It's an emotional and gut wrenching read
12-14-12: The day Newtown will never forget
Around 9:15 a.m., Gene Rosen hears shots. Must be fireworks, he thinks, as he walks up the stairs to the loft above his garage in his Riverside Road home. No hunter in his right mind would use that many rounds, and so near an elementary school. Rosen, 69, and a retired psychologist, goes about feeding his cat and two others he rescued.
Just up the street, Cathy Dahlmeyer hears the shots, too. God, eight of them, she counts. The sounds make her three rescue dogs jumpy. Probably a car backfiring, she says to herself. The one-story ranch house where Dahlmeyer and her grown daughter live is on Sunnyview Terrace, across from the school and near the Sandy Hook firehouse.
Dahlmeyer had come home an hour or so earlier from working the night shift as an advanced emergency technician for the Newtown Volunteer Ambulance Corps. A busy night. Four calls, one every couple of hours. She has barely lain down to get some sleep.
Across town, Therese Lestik pops open her Dell laptop in her home office. Earlier, she sent her 5-year-old daughter Eva off to kindergarten at Sandy Hook Elementary, tossing some cheese sticks into her snack bag and walking her out to the bus stop. Now, an automated reverse 911 call comes in on her phone, telling of a shooting in town. Lestik, 50, isn't worried. Probably a bank job, like the one a few years ago.
It's the 14th year the Lestiks have lived in their big, comfortable, yellow Colonial near the Monroe border. Today is the 13th birthday for their son, Christian. They have big plans for this evening.
In the center of town, on Route 25, just down the hill from Newtown's iconic flagpole, police Officer William Chapman sits down to complete every cop's least-favorite part of the job: paperwork. Chapman's shift starts at 8 a.m., but before he can leave the police station and go out on patrol, the 29-year-old officer has to take care of some routine business. He has been on the force for five years.
Dannel P. Malloy
And in Hartford, Gov. Dannel P. Malloy is about to preside over a meeting at the state Capitol to discuss health and human service issues with several of his commissioners. The previous evening, the governor hosted a Christmas party for 36 state senators, one of a series of such holiday events, some more tolerable than others.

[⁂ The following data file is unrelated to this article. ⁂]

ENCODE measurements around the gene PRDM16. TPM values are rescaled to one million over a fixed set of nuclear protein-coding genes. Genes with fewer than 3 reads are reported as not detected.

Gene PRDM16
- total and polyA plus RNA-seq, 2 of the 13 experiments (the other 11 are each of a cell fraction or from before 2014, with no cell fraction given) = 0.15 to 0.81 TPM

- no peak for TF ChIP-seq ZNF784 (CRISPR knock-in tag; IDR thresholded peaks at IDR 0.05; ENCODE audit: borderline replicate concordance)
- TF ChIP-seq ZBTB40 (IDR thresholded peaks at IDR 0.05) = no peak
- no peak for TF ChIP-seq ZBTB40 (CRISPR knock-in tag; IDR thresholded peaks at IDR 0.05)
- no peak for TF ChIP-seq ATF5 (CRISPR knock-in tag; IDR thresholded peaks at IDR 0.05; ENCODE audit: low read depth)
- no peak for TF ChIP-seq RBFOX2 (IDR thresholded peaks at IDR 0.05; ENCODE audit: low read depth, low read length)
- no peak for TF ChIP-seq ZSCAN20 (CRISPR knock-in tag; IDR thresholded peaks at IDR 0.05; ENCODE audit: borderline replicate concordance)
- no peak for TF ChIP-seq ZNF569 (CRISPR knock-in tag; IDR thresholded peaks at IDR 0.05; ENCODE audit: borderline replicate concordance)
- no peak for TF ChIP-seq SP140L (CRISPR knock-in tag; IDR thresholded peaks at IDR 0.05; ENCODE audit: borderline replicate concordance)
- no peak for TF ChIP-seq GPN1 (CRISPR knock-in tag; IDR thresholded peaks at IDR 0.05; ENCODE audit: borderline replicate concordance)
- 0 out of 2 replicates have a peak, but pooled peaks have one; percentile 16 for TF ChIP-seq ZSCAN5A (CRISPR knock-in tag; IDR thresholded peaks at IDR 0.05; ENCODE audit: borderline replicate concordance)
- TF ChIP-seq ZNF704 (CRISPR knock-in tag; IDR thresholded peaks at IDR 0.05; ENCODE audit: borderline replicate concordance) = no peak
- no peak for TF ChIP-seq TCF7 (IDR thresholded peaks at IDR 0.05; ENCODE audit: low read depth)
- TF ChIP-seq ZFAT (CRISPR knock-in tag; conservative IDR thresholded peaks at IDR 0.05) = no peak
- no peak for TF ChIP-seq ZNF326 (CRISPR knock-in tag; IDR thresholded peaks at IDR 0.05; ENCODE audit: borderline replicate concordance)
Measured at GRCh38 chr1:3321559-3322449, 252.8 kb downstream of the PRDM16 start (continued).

He had gone jogging shortly after dawn, running a 22-minute circuit near Elizabeth Park, showering, then grabbing a cup of coffee for a token breakfast.
Around 9:30 a.m., the Newtown police dispatch operator alerts units that a caller has reported a shooting at Sandy Hook Elementary School.
Officer William Chapman bolts from his desk and out to his cruiser. The school is three miles away -- up the hill, a right on Church Hill Road, under Interstate 84 and by the shops and restaurants of Sandy Hook's four corners and past the cemetery with its leaning gray tombstones dating to 1813. Then a hard right on Dickinson to get back to the school. He tells himself to stay calm, to drive swiftly but safely.
He listens to the dispatch reports on his cruiser radio. He has his rifle ready as he pulls into the school parking lot.
There are nine or 10 other Newtown officers there, including Chief Michael Kehoe. Chapman hears rifle fire inside the school. He and Officer Scott Smith charge through the front door, where the glass has been shot out, while Kehoe and another officer go in through a side entrance.
This is serious, he thinks.
Officers are trained to check rooms to make sure a shooter is not lurking, so Chapman and Smith do not linger in rooms where there are victims. They are hunting for the shooter.
Officers discover the shooter is dead. Chapman and Smith go back down the hall. They return to an area where they know there are victims -- a first-grade classroom where a majority of the slain children are found.
The room is full of the bodies of children. But one child, a little girl, still shows signs of life.
A tall, muscular man, Chapman scoops the child into his arms and runs out to find an ambulance. He tells the little girl she is safe, that the police are there to protect her and that she is loved.
Cathy Dahlmeyer's dogs won't stop barking. The puggle, Leo, "goes into frozen shaking mode."
She turns her pager on. She hears sirens. Lots of sirens. Dispatch is sending an ambulance to stand by at the church. Looking out her window, she sees town police and state troopers flying down Dickinson toward the school, sirens screaming and lights flashing.
Dahlmeyer kicks her dogs out of the way, throws on her blue EMT uniform, grabs her radio and jumps into her tan Toyota FJ Cruiser. She heads for the Methodist church on Church Hill Road, about a half mile from her house.
She knows the crew will be there, but they won't know why because the dispatcher didn't put it out on the radio.
They don't know what I've heard.
She jumps in the ambulance and tells them what she knows. They drive to the Sandy Hook firehouse, at the mouth of the street leading to the school.
Please, maybe it's a hunter and somebody panicked and it's nothing.